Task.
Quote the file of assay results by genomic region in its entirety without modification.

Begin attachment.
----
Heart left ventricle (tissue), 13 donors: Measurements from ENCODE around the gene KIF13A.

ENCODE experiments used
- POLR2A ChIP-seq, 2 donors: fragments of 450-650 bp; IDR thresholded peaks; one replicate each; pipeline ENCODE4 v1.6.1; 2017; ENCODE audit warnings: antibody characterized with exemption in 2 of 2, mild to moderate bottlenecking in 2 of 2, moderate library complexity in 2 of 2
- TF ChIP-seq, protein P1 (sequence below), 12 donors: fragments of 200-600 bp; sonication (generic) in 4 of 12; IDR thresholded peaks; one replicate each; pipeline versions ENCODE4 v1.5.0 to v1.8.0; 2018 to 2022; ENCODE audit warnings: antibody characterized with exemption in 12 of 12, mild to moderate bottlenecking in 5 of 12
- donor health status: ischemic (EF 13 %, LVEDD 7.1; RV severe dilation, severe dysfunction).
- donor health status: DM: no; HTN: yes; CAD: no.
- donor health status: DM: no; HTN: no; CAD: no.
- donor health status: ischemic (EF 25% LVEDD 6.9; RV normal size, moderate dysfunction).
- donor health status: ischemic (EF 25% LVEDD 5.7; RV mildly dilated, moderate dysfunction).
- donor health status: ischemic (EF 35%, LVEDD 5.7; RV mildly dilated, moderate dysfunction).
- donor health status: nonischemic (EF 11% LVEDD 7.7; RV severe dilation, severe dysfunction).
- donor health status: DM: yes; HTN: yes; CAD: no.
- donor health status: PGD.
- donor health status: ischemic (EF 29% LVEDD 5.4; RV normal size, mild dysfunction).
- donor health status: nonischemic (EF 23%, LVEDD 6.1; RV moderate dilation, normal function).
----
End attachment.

Heart left ventricle (tissue), 13 donors: Measurements from ENCODE around the gene KIF13A.

ENCODE experiments used
- POLR2A ChIP-seq, 2 donors: fragments of 450-650 bp; IDR thresholded peaks; one replicate each; pipeline ENCODE4 v1.6.1; 2017; ENCODE audit warnings: antibody characterized with exemption in 2 of 2, mild to moderate bottlenecking in 2 of 2, moderate library complexity in 2 of 2
- TF ChIP-seq, protein P1 (sequence below), 12 donors: fragments of 200-600 bp; sonication (generic) in 4 of 12; IDR thresholded peaks; one replicate each; pipeline versions ENCODE4 v1.5.0 to v1.8.0; 2018 to 2022; ENCODE audit warnings: antibody characterized with exemption in 12 of 12, mild to moderate bottlenecking in 5 of 12
- donor health status: ischemic (EF 13 %, LVEDD 7.1; RV severe dilation, severe dysfunction).
- donor health status: DM: no; HTN: yes; CAD: no.
- donor health status: DM: no; HTN: no; CAD: no.
- donor health status: ischemic (EF 25% LVEDD 6.9; RV normal size, moderate dysfunction).
- donor health status: ischemic (EF 25% LVEDD 5.7; RV mildly dilated, moderate dysfunction).
- donor health status: ischemic (EF 35%, LVEDD 5.7; RV mildly dilated, moderate dysfunction).
- donor health status: nonischemic (EF 11% LVEDD 7.7; RV severe dilation, severe dysfunction).
- donor health status: DM: yes; HTN: yes; CAD: no.
- donor health status: PGD.
- donor health status: ischemic (EF 29% LVEDD 5.4; RV normal size, mild dysfunction).
- donor health status: nonischemic (EF 23%, LVEDD 6.1; RV moderate dilation, normal function).